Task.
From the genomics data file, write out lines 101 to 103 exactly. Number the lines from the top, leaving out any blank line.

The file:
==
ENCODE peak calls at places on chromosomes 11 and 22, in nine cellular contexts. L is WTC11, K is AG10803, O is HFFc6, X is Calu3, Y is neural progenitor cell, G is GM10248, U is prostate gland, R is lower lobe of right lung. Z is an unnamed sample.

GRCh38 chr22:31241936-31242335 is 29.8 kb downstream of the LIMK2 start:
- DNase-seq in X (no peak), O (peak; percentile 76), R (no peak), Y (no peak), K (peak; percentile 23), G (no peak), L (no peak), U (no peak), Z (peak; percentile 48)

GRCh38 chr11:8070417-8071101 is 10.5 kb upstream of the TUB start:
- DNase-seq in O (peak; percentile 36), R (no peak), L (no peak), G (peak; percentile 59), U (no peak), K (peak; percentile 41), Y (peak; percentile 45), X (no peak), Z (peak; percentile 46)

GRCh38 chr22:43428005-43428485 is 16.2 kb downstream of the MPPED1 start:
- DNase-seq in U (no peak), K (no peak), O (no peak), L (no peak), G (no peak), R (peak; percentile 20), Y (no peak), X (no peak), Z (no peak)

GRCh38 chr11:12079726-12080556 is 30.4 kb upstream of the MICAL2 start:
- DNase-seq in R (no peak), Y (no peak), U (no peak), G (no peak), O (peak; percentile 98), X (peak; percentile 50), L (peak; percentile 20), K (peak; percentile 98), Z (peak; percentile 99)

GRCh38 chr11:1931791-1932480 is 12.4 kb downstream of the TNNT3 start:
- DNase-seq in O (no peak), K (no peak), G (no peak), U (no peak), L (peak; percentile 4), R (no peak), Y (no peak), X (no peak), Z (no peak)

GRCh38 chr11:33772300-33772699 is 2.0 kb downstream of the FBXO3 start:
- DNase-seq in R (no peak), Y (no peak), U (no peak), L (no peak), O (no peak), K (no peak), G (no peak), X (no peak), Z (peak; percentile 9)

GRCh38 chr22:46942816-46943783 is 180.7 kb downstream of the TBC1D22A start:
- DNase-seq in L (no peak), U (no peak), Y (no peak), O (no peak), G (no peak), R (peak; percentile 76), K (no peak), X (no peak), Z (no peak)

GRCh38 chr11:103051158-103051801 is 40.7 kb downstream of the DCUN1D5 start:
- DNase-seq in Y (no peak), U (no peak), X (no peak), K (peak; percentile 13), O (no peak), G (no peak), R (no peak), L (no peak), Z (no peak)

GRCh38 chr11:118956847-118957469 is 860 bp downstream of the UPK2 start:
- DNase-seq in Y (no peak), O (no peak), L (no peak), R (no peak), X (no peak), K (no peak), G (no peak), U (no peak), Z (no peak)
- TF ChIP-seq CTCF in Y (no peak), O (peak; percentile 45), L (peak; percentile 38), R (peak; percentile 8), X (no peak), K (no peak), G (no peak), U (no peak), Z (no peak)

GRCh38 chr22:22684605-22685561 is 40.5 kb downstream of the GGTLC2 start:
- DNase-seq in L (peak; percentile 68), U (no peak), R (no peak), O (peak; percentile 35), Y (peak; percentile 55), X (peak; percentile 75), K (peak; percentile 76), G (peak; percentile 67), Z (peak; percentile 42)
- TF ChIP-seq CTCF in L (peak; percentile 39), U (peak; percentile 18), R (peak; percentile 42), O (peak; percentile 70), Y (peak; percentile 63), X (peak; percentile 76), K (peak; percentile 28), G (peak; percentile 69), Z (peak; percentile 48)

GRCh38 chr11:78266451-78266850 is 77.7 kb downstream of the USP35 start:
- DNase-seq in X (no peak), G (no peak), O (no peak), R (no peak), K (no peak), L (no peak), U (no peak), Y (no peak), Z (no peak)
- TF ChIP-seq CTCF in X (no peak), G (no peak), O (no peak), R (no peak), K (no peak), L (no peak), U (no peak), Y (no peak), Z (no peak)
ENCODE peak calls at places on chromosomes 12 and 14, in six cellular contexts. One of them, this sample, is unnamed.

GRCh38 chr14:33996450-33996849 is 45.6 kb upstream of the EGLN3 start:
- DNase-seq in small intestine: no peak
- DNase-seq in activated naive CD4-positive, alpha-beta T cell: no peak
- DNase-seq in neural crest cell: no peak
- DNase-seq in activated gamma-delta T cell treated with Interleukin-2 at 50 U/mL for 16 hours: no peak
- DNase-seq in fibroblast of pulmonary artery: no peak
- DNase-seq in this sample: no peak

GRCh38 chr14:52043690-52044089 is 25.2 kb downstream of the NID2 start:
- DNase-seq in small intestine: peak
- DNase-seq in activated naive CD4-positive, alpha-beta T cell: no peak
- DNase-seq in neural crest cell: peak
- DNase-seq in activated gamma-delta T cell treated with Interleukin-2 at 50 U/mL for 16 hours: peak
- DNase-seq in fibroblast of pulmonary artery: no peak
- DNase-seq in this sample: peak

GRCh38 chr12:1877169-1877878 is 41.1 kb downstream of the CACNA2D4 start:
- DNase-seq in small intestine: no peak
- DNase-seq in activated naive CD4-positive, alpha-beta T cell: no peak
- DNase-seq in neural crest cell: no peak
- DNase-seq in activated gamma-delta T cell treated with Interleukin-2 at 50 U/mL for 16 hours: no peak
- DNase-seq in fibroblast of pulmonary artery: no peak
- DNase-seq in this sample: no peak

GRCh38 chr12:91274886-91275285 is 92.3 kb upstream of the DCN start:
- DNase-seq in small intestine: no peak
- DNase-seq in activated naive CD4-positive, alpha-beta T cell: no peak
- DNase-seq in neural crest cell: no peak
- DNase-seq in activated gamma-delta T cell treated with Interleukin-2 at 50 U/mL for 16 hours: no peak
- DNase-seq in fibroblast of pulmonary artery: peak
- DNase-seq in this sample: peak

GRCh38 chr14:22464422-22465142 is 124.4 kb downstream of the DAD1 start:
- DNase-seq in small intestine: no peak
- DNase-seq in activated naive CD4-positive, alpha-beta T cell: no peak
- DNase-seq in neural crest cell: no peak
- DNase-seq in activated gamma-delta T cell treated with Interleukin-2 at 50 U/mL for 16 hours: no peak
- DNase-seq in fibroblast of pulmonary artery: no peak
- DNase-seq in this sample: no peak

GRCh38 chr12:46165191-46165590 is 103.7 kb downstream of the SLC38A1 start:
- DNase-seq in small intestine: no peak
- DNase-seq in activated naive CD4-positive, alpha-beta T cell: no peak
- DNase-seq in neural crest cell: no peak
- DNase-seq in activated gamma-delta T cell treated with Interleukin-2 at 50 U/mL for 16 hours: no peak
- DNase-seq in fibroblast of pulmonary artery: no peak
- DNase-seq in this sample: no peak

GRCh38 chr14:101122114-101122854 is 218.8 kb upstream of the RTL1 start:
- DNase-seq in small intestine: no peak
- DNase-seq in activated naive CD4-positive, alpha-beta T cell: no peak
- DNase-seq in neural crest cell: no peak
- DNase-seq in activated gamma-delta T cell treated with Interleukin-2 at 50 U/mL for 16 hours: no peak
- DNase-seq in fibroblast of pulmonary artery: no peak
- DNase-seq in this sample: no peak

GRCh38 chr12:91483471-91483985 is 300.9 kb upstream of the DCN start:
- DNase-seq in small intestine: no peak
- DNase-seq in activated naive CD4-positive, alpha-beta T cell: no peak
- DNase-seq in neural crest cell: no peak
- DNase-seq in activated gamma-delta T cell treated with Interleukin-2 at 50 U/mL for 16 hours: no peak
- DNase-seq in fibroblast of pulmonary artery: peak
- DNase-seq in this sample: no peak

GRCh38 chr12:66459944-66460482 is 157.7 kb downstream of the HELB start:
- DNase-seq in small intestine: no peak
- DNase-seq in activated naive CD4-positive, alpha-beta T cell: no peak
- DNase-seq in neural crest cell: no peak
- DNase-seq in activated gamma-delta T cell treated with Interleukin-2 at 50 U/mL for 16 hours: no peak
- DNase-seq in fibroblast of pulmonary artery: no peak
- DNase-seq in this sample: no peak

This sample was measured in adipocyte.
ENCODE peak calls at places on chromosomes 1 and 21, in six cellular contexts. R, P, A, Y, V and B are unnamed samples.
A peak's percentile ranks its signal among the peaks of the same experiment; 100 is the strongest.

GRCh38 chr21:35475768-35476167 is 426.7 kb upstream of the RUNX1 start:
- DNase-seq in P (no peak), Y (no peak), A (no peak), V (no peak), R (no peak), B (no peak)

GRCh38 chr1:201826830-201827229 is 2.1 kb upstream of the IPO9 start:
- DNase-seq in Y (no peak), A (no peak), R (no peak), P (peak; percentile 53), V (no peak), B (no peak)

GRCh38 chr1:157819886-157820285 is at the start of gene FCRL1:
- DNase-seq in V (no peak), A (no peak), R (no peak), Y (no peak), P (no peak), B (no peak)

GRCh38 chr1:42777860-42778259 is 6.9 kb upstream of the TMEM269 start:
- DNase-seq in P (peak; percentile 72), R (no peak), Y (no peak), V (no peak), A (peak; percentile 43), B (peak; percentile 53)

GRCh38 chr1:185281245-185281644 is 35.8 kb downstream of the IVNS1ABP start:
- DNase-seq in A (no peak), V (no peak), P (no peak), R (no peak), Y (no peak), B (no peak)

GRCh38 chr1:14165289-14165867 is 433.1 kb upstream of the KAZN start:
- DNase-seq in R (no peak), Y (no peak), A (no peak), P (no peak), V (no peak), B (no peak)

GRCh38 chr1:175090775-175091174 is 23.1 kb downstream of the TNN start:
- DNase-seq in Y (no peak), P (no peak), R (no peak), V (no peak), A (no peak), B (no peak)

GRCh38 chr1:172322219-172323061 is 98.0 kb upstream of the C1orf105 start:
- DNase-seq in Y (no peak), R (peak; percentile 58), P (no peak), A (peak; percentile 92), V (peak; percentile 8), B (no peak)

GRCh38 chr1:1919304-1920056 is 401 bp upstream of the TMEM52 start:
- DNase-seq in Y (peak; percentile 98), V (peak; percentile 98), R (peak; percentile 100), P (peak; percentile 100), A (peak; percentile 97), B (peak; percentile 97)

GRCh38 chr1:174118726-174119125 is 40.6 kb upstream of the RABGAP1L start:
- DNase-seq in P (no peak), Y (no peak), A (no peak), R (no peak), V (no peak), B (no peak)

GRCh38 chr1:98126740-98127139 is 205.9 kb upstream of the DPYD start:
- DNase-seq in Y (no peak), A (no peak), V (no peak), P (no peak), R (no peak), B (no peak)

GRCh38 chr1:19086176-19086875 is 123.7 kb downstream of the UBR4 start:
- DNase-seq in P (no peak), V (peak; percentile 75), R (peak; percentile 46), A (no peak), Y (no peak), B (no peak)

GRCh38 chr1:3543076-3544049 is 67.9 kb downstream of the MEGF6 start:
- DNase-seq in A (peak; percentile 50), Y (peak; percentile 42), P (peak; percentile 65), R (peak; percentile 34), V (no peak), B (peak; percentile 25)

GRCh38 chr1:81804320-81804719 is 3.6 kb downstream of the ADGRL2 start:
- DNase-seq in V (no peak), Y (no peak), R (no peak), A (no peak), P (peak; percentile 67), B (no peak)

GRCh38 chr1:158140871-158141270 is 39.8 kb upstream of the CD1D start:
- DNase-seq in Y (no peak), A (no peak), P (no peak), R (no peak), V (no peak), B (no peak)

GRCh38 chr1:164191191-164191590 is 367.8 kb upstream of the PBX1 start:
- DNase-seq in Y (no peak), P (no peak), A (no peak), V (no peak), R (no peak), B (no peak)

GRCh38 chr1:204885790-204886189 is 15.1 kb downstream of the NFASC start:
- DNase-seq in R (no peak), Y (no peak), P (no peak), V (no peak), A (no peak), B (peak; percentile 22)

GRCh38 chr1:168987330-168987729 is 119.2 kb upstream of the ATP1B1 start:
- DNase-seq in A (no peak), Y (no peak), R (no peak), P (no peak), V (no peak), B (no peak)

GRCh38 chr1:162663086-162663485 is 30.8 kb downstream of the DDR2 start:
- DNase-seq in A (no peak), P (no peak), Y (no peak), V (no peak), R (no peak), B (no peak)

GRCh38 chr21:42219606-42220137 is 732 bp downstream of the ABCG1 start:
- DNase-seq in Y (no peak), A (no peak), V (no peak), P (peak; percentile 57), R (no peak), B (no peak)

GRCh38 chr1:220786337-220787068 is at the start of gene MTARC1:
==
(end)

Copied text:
- DNase-seq in P (peak; percentile 72), R (no peak), Y (no peak), V (no peak), A (peak; percentile 43), B (peak; percentile 53)

GRCh38 chr1:185281245-185281644 is 35.8 kb downstream of the IVNS1ABP start:
- DNase-seq in A (no peak), V (no peak), P (no peak), R (no peak), Y (no peak), B (no peak)